Snakes and Ladders

1 min read

With news that Chinese regulators have granted approval for Advanced Micro Devices’ (AMD) acquisition of Xilinx, the way has now been cleared for one of the largest deals seen in the global semiconductor industry.

The approval of the $35 billion deal to buy Xilinx, a leader in adaptive computing, looks set to create a high-performance computing behemoth. AMD’s CEO Lisa Su has spoken of the combined business as bringing together ‘world-class engineering teams’ and ‘deep domain expertise’, to create an industry leader with the vision, talent and scale to define the future of high-performance computing.

The acquisition brings together complementary product portfolios and customers with AMD providing high performance processor technologies, including CPUs, GPUs, FPGAs, and adaptive SoCs.

The combined company will look to target key growth segments which include the likes of data centres, PCs, communications, gaming, automotive, industrial, aerospace and defence.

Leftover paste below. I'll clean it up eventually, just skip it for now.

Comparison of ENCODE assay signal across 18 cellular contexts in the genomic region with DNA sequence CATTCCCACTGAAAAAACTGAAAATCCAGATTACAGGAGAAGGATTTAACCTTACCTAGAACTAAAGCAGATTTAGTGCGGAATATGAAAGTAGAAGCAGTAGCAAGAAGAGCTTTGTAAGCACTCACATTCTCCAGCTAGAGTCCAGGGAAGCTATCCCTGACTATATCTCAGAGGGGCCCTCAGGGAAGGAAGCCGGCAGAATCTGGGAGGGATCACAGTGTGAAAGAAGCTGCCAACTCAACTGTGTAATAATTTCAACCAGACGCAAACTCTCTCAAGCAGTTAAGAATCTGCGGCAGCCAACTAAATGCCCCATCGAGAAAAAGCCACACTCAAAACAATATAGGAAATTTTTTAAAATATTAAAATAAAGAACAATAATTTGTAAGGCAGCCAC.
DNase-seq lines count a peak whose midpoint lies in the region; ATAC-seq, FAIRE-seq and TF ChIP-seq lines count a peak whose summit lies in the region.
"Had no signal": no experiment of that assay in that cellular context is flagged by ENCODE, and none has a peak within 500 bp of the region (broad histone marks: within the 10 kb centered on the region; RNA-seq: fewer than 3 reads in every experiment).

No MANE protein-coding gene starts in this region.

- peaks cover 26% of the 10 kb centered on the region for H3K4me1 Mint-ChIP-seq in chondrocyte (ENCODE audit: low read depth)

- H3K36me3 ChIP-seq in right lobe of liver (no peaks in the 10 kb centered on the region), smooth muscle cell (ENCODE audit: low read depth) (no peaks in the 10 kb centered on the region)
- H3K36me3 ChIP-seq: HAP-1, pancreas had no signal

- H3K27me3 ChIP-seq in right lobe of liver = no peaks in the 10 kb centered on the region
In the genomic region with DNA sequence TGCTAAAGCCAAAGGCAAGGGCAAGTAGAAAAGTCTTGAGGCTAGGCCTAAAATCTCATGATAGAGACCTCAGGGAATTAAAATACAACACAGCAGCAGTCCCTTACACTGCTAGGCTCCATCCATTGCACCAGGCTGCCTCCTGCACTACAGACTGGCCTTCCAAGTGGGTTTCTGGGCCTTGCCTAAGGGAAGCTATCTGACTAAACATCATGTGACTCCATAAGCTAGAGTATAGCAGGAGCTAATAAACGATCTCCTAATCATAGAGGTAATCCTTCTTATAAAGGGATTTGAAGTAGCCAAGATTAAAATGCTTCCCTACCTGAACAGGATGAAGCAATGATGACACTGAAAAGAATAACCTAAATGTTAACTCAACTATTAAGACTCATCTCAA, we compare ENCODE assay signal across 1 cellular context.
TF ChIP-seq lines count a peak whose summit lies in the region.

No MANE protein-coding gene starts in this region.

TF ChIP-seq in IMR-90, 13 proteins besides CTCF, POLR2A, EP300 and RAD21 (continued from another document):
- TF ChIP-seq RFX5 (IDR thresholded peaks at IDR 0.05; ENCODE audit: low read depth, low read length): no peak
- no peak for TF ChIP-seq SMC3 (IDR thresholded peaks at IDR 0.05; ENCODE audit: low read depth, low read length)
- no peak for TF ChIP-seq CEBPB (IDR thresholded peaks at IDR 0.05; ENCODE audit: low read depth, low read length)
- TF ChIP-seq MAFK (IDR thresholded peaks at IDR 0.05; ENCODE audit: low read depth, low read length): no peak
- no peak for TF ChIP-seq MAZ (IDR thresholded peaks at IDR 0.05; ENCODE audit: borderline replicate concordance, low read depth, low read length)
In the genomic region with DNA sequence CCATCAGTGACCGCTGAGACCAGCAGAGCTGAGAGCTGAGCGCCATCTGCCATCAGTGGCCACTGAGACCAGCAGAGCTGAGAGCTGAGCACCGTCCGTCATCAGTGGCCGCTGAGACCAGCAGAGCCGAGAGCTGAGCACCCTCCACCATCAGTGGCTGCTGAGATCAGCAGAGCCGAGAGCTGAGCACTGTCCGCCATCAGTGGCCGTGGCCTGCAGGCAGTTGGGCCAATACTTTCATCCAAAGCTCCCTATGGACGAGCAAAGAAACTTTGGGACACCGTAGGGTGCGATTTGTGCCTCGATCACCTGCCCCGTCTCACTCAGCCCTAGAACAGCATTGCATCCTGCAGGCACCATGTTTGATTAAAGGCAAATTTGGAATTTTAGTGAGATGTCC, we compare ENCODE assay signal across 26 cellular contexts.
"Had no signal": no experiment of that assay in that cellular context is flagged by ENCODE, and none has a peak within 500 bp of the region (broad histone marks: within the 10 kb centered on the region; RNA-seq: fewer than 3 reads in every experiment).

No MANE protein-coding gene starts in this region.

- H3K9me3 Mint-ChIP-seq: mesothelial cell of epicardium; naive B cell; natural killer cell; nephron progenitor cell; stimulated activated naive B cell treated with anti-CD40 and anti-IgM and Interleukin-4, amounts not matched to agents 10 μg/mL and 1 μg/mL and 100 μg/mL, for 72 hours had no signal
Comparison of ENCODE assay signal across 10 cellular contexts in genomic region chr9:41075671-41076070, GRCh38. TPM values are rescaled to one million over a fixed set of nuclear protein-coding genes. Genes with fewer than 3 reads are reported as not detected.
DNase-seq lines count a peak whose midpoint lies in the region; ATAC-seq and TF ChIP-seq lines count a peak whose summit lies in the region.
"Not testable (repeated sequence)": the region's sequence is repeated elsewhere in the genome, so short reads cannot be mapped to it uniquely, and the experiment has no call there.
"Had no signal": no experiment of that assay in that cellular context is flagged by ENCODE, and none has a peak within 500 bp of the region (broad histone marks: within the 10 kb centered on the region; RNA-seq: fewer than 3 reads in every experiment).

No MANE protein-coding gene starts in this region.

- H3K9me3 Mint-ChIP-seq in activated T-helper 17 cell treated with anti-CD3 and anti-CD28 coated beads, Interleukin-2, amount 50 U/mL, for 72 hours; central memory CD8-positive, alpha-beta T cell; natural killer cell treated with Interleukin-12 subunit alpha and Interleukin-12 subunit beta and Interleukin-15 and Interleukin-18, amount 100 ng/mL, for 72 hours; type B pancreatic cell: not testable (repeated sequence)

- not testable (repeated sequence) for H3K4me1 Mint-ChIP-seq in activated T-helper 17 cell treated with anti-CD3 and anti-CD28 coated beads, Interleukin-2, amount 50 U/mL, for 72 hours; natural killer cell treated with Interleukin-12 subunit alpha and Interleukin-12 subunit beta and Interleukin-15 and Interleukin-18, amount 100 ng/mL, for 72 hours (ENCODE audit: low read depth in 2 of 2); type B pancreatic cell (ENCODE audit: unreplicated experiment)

While this deal appears to be heading for a successful conclusion another, that of Nvidia’s planned acquisition of ARM for $40 billion, has been abandoned.

Nvidia had been preparing to bail on its purchase of the UK chip designer Arm for some time, due to its struggles to win regulatory approval. As a consequence, Arm’s chief executive Simon Segars has stepped down and will be replaced by Rene Haas, who most recently served as president of IP at Arm.

SoftBank is now stepping up preparations for an Arm initial public offering as an alternative to the Nvidia takeover.

The deal had faced a backlash from regulators and the chip industry, including many of Arm’s own customers, who feared that Nvidia would become too powerful if it gained control over Arm’s chip designs.

The acquisition faced resistance from regulators in the US, China and in the UK, where the government ordered an in-depth investigation at the end of last year.

The US authorities, in the form of the FTC, said that allowing the acquisition would stifle “innovative next-generation technologies” and would “unfairly undermine” Nvidia’s competitors with it becoming, as Qualcomm argued, the ‘gatekeeper’ for Arm’s technology.

Where next then for Arm? Many of the other big players in this space, Apple has been mentioned as a possible buyer, would face the same regulatory scrutiny as Nvidia and while many will approve of Arm retaining its independence will it be able to maintain its current dominant position in the market?

Could we end up seeing a consortium of interested parties looking to purchase Arm?

It could work but what a regulatory and political challenge that would be.